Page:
Does Talybont have a drug problem?

Source: Rio Architects

By George Watkins


The Talybont student residential area saw 8 incidents of drug crime in the academic year 2016-17, according to new statistics obtained from South Wales Police. There have been 2 so far for 2017-18.

The complex, including the Court, South, North and Gate residences, saw all drug-related incidents cease completely outside of term time. Cardiff University has a strict no tolerance policy, similar to most other institutions, but it is clear that more needs to be done to prevent the distribution and usage in accommodation owned by the University.

Speaking to students, the ease of which drugs could be obtained at halls of residence was surprising. One student noted: “If you don’t have a number for a dealer, it’s not hard to find someone who does”, suggesting that “most of my friends have at least dabbled”.

Another noted: “Since I arrived in Cardiff, I was amazed and concerned about the quantity and availability of drugs around uni halls.” She raised her concerns about the matter, admitting: “I’ve been feeling pretty uneasy about the whole subject, it feels like its something that everyone knows, but no one questions or talks about.”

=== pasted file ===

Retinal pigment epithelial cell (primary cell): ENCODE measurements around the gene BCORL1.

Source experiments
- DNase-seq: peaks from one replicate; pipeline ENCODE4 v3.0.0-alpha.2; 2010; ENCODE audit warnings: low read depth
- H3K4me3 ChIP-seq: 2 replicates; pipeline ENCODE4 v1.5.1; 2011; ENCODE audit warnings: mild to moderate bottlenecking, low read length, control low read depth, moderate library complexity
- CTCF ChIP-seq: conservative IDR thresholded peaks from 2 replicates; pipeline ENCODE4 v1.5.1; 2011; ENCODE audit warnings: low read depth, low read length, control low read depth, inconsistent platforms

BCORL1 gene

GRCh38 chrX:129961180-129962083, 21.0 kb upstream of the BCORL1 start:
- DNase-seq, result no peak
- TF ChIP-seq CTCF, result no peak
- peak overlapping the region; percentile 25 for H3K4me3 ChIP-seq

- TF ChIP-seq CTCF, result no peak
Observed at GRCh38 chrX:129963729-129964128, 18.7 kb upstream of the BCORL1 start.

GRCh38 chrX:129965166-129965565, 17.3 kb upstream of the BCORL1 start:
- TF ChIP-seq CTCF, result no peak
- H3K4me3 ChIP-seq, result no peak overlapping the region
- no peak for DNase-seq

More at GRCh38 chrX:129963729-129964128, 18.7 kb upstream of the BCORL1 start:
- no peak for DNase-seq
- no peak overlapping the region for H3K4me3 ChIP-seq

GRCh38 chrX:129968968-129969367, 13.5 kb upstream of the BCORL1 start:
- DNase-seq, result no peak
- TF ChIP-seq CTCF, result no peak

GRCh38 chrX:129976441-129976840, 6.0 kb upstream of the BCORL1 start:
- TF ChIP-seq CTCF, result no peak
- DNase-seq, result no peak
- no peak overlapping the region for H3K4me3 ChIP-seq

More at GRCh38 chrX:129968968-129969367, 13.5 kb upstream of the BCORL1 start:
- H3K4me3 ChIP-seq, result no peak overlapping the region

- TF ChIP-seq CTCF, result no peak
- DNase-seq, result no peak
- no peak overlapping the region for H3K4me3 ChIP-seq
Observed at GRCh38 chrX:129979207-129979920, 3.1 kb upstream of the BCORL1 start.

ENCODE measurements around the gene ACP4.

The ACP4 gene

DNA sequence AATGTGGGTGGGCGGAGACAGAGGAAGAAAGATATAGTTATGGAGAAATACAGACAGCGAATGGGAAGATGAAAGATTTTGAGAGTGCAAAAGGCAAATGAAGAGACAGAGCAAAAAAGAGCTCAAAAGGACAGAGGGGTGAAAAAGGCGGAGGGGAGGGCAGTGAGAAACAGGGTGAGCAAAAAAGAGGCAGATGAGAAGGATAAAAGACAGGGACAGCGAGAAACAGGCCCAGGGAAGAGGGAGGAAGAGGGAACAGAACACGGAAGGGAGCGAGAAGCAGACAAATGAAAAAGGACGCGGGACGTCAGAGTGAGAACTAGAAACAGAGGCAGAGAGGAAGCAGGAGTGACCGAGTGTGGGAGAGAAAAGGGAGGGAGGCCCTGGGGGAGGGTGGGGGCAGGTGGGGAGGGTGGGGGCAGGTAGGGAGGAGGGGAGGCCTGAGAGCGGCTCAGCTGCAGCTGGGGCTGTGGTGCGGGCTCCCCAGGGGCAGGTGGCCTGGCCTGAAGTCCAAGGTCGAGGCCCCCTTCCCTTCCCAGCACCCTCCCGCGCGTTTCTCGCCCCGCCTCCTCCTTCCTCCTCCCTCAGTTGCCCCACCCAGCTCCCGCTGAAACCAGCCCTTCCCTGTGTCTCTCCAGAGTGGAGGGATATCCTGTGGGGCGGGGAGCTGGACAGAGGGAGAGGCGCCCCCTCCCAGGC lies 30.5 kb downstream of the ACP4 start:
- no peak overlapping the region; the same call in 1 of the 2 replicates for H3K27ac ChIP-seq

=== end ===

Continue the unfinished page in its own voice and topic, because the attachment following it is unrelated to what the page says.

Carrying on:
One was more blunt: “Look out of the window on Llanbleddian gardens, Ruthin Gardens, anywhere in the student village. What you will see is a large number of drug deals. Most students are just a text and a 30 minute wait from anything they want. If there’s anything you can’t get, there’s someone you know who can get it.”

Also, there were 20 incidents of Anti-Social Behaviour reported, most commonly in the early hours of the morning. Concerns have been raised in recent months about the behaviour of students on nights out, with events such as the destruction of a bus stop by student revellers troubling authorities at Cardiff’s universities.

It is clear that there is a deep gulf between University policy and the behaviour of students in their private lives, or after a night out. How this is best tackled remains to be seen, and until this point, it is more than probable that criminal incidents will continue to be reported.